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Approved Research

Defining the Association of Human Endogenous Retroviruses (HERVs) and genes implicated in the inherited cardiac diseases

Principal Investigator: Professor Rameen Shakur
Approved Research ID: 93796
Approval date: April 19th 2023

Lay summary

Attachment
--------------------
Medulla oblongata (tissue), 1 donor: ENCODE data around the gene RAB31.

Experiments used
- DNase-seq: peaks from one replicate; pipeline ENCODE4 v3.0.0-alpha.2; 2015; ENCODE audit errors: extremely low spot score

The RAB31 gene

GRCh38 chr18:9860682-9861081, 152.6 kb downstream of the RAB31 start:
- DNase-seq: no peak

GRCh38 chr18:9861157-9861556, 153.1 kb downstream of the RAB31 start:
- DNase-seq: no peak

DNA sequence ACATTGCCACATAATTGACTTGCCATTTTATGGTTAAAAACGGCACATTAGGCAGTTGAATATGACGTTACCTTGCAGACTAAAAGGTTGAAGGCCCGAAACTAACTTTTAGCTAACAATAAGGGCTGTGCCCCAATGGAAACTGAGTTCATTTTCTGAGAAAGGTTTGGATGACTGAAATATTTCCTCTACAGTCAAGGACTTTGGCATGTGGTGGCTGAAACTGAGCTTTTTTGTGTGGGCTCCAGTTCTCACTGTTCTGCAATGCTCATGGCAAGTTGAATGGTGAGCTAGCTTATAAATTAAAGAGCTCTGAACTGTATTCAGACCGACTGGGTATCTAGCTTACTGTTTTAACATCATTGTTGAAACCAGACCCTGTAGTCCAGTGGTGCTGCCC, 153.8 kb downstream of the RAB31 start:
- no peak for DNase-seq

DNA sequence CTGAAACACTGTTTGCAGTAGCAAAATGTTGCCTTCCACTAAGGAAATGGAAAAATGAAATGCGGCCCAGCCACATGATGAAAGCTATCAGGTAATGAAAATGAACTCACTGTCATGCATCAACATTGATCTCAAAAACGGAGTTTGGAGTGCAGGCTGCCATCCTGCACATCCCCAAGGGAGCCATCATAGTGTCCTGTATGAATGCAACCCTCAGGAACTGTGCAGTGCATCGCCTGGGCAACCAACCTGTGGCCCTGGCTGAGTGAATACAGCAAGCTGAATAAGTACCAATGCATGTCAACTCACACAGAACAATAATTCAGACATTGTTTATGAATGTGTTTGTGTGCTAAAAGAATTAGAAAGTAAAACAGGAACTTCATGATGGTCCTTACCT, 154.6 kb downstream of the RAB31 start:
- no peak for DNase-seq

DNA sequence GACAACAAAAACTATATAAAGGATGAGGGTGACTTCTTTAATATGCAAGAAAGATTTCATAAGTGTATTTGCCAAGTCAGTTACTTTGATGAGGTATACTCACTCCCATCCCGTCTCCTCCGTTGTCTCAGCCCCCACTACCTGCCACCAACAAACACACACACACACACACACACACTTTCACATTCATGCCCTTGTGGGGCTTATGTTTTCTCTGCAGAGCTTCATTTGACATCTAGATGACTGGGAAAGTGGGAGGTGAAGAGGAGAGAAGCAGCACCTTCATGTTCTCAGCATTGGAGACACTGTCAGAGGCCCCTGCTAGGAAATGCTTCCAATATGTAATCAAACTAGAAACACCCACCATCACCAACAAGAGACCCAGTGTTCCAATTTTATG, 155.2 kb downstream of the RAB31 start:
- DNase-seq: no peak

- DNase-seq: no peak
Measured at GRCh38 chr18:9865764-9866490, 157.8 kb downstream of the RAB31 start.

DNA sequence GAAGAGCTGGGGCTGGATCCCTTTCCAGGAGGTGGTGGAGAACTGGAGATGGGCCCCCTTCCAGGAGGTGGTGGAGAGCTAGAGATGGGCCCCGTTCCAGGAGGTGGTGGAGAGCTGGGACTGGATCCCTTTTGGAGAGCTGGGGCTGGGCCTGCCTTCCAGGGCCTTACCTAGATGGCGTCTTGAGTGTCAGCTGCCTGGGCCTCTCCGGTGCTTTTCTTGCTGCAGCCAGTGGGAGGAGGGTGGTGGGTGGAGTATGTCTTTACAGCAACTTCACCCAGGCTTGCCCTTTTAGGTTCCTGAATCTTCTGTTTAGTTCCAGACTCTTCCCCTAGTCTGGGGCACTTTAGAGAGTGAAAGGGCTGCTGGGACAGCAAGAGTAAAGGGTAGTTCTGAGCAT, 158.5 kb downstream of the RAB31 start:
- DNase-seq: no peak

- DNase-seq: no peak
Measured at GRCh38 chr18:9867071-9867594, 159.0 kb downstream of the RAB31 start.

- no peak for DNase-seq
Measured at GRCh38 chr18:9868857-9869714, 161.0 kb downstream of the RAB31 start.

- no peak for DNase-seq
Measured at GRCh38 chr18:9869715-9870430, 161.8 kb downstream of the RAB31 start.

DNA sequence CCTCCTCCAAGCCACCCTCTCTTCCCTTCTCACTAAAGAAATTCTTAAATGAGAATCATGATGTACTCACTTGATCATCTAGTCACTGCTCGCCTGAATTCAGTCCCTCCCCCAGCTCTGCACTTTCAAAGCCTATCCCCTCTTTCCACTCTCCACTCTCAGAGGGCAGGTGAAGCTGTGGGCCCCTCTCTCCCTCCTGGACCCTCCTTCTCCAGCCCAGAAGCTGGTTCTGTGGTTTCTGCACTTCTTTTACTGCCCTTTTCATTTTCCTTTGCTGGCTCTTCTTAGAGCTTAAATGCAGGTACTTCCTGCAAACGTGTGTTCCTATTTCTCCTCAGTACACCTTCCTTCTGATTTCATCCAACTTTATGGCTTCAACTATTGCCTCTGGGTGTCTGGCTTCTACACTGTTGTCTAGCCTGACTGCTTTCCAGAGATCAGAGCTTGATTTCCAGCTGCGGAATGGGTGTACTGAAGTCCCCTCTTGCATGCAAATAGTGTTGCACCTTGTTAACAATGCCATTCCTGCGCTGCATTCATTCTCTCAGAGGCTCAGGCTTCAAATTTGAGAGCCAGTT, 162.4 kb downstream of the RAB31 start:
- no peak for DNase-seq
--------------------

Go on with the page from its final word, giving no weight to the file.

Human Endogenous Retroviruses (HERVs)  are 'genomic scars' whereby viruses have integrated into the human genome throughout our evolution and our interaction with the environment we reside. This form of integration has been occurring into the human genome some 30-40 million years ago and now makes up 8% of the genome. Evidence suggests HERVs may cause a number of neurological and also autoimmune diseases,  such as rheumatoid arthritis and, among other rheumatic diseases. However, we are not so clear on the impact of such HERVs which are seen in different populations and are inherited across different subpopulations have on complex diseases such as cardiovascular diseases. To this end we are keen to understand in inherited heart muscle diseases called the Cardiomyopathies could the HERV signatures across patient groups explain why some patients develop disease outputs  from the underlying genetic changes in their genomes and others do not even though they may have inherited the same genetic changes. Furthermore, could such markers in ones genome be guide for early signs of disease developing? We have   identified potential candidate HERV regions  that are having gene expression effects in human diseases, namely in cardiac development and in the instigation of cardiac diseases. This has been achieved through a novel data pipeline we have developed and been able to curate and integrate global data on previously sequenced human normal and diseased patient hearts.  Given the variable penetrance in patient genotype and phenotype data in the inherited cardiomyopathies, this HERV map will enable us to understand why some phenotypes seem less clinical homogenous in populations where the genotype maybe prevalent. For example  the hypertrophic cardiomyopathies are prevalent in 1 in 200 of the population, but the incidence of clinical cardiomyopathy is not as high. The concept of a trigger or an initial environmental initiator remains, but this could be explained through the differing HERV backgrounds that are seen in individuals, which we know changes and degrades from generation to generation. This has not been undertaken before nor has this novel concept been applied previously in the chronic disease context nor in the complex diseases such as cardiovascular diseases before.